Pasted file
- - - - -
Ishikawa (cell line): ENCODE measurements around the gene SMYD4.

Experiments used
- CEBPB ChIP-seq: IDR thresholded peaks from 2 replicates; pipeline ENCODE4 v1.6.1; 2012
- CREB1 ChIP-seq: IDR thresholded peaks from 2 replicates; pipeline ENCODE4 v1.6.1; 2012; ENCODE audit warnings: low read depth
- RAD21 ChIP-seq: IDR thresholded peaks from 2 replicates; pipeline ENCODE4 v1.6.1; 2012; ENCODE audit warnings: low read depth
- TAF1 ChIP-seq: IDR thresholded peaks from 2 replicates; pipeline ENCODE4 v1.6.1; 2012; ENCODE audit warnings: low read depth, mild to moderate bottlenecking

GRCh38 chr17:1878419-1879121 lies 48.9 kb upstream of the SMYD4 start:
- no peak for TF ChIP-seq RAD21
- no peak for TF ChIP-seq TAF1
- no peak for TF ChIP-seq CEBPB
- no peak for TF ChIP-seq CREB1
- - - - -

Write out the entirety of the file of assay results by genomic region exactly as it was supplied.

Ishikawa (cell line): ENCODE measurements around the gene SMYD4.

Experiments used
- CEBPB ChIP-seq: IDR thresholded peaks from 2 replicates; pipeline ENCODE4 v1.6.1; 2012
- CREB1 ChIP-seq: IDR thresholded peaks from 2 replicates; pipeline ENCODE4 v1.6.1; 2012; ENCODE audit warnings: low read depth
- RAD21 ChIP-seq: IDR thresholded peaks from 2 replicates; pipeline ENCODE4 v1.6.1; 2012; ENCODE audit warnings: low read depth
- TAF1 ChIP-seq: IDR thresholded peaks from 2 replicates; pipeline ENCODE4 v1.6.1; 2012; ENCODE audit warnings: low read depth, mild to moderate bottlenecking

GRCh38 chr17:1878419-1879121 lies 48.9 kb upstream of the SMYD4 start:
- no peak for TF ChIP-seq RAD21
- no peak for TF ChIP-seq TAF1
- no peak for TF ChIP-seq CEBPB
- no peak for TF ChIP-seq CREB1